"我们的狗只有一只耳朵。"

Translation:Our dog has only one ear.

December 12, 2017

29 Comments
This discussion is locked.


https://www.duolingo.com/profile/joao_o_ovo

So is 只 a classifier for animals AND body parts?


https://www.duolingo.com/profile/ThieumL

It is a classifier for most animals and birds, yes. It's not related to body parts though. In this sentence, it is a classifier for a single element of a pair: one shoe, one ear, one hand, one eye, etc. It's the counterpart of 双 (classifier for things in pairs)


https://www.duolingo.com/profile/CinnamonTe1

I had been wondering about how to say one shoe since the shopping lesson. So it would be: 一只鞋子 (one shoe) and 一只眼睛 (one eye). Good to know. Thanks!


https://www.duolingo.com/profile/Hamza325

It has two meanings, one meaning is "only", and the other meaning is a classifier for small animals, like dogs, cats and birds.


https://www.duolingo.com/profile/chetlin

Worth noting in traditional these two meanings are differentiated, with this character meaning "only" and the classifier being written 隻


https://www.duolingo.com/profile/erudis
  • 3288

Also the pronunciation is different, with 只 meaning "only" being 3rd tone (zhǐ), and 只/隻 as a classifier being 1st tone (zhī).


https://www.duolingo.com/profile/HaziqMuhyidin

Omg, what happened to your dog?


https://www.duolingo.com/profile/elmanisero777

可怜的狗。。。


https://www.duolingo.com/profile/JessicaPer136520

Reminds me of the children's song about the 2 tigers, one has no ears, one has no tail...


https://www.duolingo.com/profile/bleakorange7

I typed "Our dog only has a single ear". oh well


https://www.duolingo.com/profile/phlox1000

Just has one and has only one mean the same thing in English


https://www.duolingo.com/profile/Kivolamuzikisto

"... just has one ear" still not accepted; reported.


https://www.duolingo.com/profile/Kivolamuzikisto

But "... has just one ear" is accepted! Not a significant difference IMO.


https://www.duolingo.com/profile/SamuelXu4

seems a bit weird to put this in. idk. also, 只 is meant as "only"


https://www.duolingo.com/profile/Rapax_Xihu

Is it normal that he said "zherduo" and not "zhi erduo"?


https://www.duolingo.com/profile/SilentRead

Yeah, the "er" sound is combined really often with the syllable before it.


https://www.duolingo.com/profile/Rapax_Xihu

Yeah, but in case of "一会儿" "一点儿" "那儿" "这儿" the "儿" is part of the word it alters. But "这" and "耳朵" are separate words, so it seems a bit weird that the "儿" would mess with the "这".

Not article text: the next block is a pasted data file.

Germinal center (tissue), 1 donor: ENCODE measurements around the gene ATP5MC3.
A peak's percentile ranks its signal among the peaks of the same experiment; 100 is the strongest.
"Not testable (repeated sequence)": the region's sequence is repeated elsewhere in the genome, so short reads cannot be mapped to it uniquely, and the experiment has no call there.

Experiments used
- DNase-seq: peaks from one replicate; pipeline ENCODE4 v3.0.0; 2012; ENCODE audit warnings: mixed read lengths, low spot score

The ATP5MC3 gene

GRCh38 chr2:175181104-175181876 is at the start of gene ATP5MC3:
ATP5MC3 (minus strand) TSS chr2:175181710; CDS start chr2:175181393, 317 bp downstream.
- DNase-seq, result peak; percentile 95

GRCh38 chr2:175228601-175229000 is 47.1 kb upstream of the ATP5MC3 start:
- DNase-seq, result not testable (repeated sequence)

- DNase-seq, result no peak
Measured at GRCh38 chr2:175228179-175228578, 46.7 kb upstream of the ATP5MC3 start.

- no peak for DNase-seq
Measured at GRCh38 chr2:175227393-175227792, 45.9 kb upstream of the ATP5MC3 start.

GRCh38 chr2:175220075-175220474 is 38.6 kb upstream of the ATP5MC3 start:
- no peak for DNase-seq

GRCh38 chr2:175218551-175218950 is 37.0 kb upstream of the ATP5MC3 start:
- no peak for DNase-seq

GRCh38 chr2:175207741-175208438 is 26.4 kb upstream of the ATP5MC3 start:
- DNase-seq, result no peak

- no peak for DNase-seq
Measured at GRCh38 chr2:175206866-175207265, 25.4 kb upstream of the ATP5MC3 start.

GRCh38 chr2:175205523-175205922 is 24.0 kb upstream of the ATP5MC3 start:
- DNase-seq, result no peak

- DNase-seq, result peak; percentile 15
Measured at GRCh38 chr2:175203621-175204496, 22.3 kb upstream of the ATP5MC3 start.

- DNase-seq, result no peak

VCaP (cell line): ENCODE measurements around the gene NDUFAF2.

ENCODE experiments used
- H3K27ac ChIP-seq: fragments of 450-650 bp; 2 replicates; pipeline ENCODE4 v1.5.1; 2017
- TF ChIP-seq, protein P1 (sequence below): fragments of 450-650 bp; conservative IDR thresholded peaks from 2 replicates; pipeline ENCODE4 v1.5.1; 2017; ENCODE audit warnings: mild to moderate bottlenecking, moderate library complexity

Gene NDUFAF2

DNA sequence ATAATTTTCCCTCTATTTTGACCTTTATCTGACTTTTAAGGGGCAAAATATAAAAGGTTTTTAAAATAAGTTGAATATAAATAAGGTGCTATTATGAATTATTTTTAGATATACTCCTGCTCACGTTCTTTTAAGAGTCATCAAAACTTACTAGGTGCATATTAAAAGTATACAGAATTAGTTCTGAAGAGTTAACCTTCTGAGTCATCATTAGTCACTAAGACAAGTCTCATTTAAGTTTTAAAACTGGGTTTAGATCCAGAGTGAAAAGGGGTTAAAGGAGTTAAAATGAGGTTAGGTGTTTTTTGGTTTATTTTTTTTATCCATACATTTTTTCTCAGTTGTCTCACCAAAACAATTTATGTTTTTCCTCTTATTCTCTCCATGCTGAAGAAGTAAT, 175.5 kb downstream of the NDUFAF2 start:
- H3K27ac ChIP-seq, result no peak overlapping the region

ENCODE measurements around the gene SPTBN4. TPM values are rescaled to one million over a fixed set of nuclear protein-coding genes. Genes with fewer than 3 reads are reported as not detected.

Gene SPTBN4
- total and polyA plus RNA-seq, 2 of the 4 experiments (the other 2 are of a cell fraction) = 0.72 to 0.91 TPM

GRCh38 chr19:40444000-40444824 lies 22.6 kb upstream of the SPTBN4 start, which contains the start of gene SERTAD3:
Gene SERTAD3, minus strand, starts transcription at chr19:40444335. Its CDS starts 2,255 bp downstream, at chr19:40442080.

https://www.duolingo.com/profile/Richard30914

I nearly hit "green" from the word bank. Maybe a green dog or a green ear


https://www.duolingo.com/profile/Janet343124

Why not "only got one ear." ? Is its own ear, or an ear for it to eat?


https://www.duolingo.com/profile/LauPaSat

I'm afraid it's his own ear :’(


https://www.duolingo.com/profile/Tim148945

ěr duō not ěr duǒ


https://www.duolingo.com/profile/SKaY104590

Our dog only has an ear...(wrong). Whats the difference with Our dog only has one ear (accepted)??


https://www.duolingo.com/profile/sharka695

To my mind, the construction "Our dog only has an ear" implies that the dog's only belonging is an ear, or even that the dog's only remaining body part is an ear, while the construction "Our dog only has one ear" implies that the dog has one ear, and that that's a different amount of ears than expected.

Also, the construction "Our dog only has an ear" sounds somewhat unnatural to me, but not totally ungrammatical. The difference might be easier to see with the following example sentences:

  1. "I only have a blanket."
  2. "I only have one blanket."

Without much context, I would probably assume that sentence 1 implies that the speaker's sole possession is a blanket, or that they're speaking to someone who needs something to cover or warm them, but only has a blanket to fulfill that need (as opposed to clothes or a heater). And without much context, I would probably assume that sentence 2 implies that while the speaker may or may not have other possessions, they have one blanket, and only one blanket, as opposed to more than one blanket.


https://www.duolingo.com/profile/Jos907263

Very useful sentence for our daily life.

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